By 2003, 149 of the original 165 participants remained in the study (8 had died, 2 could not be located, 2 were too ill to continue and 4 did not wish to be further involved in the study). Of these 149 individuals, 62 (42%) met the criteria for lifetime major depression, with a mean age at onset of 30.7 years (s.d.=8.2, range=15–50 years). In total, 128 members of the cohort gave their informed consent for the collection of genetic material. Of the DNA samples, 91% (n=117) were obtained via blood and 9% were obtained via buccal swabs (for those individuals who did not wish to undergo phlebotomy). The genomic DNA was obtained and genotypes for the 5-HTT gene-linked promoter region were determined for 127 members of the cohort.

DNA extraction and genetic analysis

Genomic DNA was extracted from whole blood using a standard salting-out method (Miller et al, 1988). To extract genomic DNA from cheek swabs, buccal cells were pelleted by centrifugation and digested overnight at 42°C in a 420-μl volume containing 1 mg/ml proteinase K, 6 mmol/l TRIS-Cl pH 7.5, 6 mmol/l ethylenediamine tetra-acetic acid (EDTA), 3% sodium sarkosyl, 1.2 mol/l guanidine hydrochloride and 0.5 mol/l ammonium acetate. DNA was purified from the digest by standard chloroform extraction and ethanol precipitation, and was resuspended in distilled water. The 5-HTTLPR was amplified with the following primers: forward 5′-TGCCGCTCTGAATGCCAG CAC-3′, and reverse 5′-GCGGGATTCTG GTGCCACCTA-3′, to generate a 464-base pair (bp) product for the 16-repeat (l) allele, and a 420-bp product for the 14-repeat (s) allele. The polymerase chain reaction (PCR) was performed in 25-μl volumes containing Optiprime mastermix (Stratagene), Optibuffer I (Stratagene), 400 mmol/l betaine, 160 mmol/l 7-deaza-2”deoxyguanosine 5”-triphosphate, 20 ng template DNA, 20 pmol for each primer, and 1 U of AmpliTaq Gold DNA polymerase (Applied Biosystems). Reactions included initial denaturation at 94°C for 12 min, followed by 35 cycles at 94°C for 30 s, 65°C for 45 s, 72°C for 1 min, and a final extension of 10 min at 72°C. After electrophoresis in 2% agarose gels, products were visualised under ultraviolet light.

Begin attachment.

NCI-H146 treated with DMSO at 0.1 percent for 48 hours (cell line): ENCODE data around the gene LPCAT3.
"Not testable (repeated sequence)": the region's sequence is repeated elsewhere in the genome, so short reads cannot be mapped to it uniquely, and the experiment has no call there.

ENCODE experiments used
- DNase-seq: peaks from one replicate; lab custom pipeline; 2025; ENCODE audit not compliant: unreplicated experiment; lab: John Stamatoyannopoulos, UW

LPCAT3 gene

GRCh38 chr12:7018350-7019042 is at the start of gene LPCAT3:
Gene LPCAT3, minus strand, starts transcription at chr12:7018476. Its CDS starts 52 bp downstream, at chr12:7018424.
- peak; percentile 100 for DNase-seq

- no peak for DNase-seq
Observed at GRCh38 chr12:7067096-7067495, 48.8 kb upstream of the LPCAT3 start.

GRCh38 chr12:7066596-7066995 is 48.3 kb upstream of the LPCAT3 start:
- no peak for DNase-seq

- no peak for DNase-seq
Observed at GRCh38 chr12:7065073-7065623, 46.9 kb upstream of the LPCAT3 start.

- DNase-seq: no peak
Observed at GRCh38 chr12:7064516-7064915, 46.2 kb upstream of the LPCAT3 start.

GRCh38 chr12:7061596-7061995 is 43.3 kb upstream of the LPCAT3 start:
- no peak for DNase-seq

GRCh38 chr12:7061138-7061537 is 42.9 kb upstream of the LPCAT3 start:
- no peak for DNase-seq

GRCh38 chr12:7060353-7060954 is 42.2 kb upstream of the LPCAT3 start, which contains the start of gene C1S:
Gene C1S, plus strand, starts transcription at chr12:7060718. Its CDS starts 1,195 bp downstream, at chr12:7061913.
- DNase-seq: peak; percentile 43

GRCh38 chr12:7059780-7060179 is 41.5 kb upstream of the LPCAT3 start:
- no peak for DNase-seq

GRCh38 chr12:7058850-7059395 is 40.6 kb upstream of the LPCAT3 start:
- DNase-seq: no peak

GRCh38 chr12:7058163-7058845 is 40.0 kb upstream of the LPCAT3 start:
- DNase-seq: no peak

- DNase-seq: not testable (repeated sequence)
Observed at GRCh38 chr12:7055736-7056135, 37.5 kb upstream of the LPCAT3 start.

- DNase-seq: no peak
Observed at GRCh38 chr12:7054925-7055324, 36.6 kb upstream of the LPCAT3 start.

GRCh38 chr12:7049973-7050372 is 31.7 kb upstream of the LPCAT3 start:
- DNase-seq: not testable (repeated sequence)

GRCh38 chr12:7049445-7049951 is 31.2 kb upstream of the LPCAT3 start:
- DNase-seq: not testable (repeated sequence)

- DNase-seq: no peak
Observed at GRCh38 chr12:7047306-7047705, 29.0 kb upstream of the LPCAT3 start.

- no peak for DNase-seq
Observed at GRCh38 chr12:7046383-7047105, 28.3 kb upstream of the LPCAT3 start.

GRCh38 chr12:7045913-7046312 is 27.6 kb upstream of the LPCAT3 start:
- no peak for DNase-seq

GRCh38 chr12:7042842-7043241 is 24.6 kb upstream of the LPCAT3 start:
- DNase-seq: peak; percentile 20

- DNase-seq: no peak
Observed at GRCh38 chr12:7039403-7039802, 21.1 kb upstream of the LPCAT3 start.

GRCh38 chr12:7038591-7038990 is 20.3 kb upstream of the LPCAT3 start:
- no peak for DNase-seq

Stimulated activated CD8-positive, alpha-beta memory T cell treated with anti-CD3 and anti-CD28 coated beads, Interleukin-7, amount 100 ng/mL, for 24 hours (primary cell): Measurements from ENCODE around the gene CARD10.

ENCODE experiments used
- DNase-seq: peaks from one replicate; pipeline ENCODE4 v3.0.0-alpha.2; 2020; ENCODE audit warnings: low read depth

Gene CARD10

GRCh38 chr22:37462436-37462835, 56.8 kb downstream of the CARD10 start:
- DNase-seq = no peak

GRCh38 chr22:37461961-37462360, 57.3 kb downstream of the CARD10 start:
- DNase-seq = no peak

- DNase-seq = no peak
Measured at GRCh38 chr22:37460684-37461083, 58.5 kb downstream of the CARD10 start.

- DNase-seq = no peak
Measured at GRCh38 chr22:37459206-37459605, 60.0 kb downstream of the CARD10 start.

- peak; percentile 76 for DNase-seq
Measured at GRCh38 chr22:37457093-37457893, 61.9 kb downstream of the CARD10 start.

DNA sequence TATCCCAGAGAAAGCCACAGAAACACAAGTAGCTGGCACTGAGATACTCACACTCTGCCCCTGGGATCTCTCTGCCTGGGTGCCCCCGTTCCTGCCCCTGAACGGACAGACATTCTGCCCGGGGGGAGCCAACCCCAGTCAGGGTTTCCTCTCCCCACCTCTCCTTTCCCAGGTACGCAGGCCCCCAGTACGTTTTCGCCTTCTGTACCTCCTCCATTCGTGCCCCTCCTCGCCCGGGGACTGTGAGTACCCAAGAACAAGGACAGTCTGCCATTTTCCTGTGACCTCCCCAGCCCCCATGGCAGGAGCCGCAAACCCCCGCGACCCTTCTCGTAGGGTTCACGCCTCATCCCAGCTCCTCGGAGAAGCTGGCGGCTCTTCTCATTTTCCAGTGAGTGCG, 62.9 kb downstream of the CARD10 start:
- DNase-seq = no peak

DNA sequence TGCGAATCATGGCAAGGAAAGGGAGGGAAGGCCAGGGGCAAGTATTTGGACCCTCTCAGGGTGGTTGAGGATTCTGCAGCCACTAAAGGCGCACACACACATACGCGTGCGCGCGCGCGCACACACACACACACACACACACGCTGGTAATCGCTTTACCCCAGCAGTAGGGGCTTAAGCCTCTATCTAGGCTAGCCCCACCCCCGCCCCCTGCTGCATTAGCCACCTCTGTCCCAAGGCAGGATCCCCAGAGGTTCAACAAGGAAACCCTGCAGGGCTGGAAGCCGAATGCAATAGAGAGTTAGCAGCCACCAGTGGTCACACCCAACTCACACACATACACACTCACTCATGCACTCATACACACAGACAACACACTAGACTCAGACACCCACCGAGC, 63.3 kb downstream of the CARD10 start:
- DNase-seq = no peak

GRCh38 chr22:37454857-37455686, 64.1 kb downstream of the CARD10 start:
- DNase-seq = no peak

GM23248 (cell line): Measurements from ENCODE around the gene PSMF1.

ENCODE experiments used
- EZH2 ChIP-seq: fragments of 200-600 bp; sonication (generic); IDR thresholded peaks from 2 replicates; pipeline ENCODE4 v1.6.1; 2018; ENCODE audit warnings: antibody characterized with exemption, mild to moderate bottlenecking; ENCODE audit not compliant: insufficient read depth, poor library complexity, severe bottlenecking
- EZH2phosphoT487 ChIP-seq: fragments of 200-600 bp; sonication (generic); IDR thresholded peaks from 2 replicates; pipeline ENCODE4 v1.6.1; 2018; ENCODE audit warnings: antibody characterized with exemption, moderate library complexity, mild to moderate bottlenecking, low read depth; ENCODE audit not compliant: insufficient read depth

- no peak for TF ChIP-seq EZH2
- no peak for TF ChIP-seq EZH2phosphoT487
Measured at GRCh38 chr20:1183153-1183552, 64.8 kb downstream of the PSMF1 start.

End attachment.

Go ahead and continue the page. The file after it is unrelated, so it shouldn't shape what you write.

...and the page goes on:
Statistical methods

Logistic regression analysis was used to assess the association between depression and the 5-HTTLPR genotype, adverse life events and the gene × environment interaction, with gender included as a covariate. As the age of cohort members was controlled for in the original sample selection procedures (Wilhelm & Parker, 1989), it was not included as a covariate in the present analysis (depression= β 01(gender)+β2 (5-HTTLPR)+β3 (number of adverse life events)+β4 (5-HTTLPR × number of adverse life events)).

In the above model, β0 is the intercept, β1 is the gender coefficient (0=female, 1=male), β2 is the 5-HTTLPR coefficient (0=‘s/s’, 1=‘s/l’, 2=‘l/l’), β3 is the coefficient for adverse life events (0=none, 1=1, 2=2, 3=3 or more) and β4 is the interaction-effect coefficient, which is the product of the two variables (5-HTTLPR and adverse life events). Life events were examined over two time periods, namely 1 year and 5 years before the onset of depression. For participants who had no history of depression, the number of life events was calculated for the 1- and 5-year periods before the mean age of the first episode of major depression (30.6 years) in the sample of people with depression. Adverse and then positive life events were examined in separate regression models. Analyses of variance (ANOVAs) were used to analyse associations between the 5-HTTLPR genotype and the following: self-reported vulnerability factors (neuroticism, ‘normal’ and ‘ trait’ depression, parental bonding); total number of lifetime adverse life events; and total number of positive life events. Genotype variations were treated as the independent variable. The dependent variables were baseline scores on the self-report measures (each scale being independently analysed), adverse life events and positive life events (each summed across the participant’s lifetime).


The 127 cohort members had a mean age (in 2003) of 47.7 years (s.d.=2.8), and consisted of 85 women and 42 men. They were divided into three groups on the basis of their 5-HTTLPR genotype (s/s, s/l or l/l). The allele frequencies were 0.457 (s) and 0.543 (l), and the genotype frequencies (s/s, n=27, 0.21; s/l, n=62, 0.49; l/l, n=38, 0.30) were in Hardy–Weinberg equilibrium (χ2=0.03 (2), P=0.98). There was no gender difference in genotype frequencies (χ2=3.56 (2), P=0.17).

Of the 127 cohort members, 53 (42%) met the criteria for lifetime major depression, with a mean age at onset of 30.6 years (s.d.=8.4, range=15–50 years). Of those who had experienced at least one episode of major depression, 32% reported no adverse life events, 15% reported one, 28% reported two and 25% reported three or more adverse life events in the 5 years before their first episode of major depression. Of those with no history of major depression, 32% reported no adverse life events, 34% reported one, 22% reported two and 12% reported three or more adverse life events in the same period.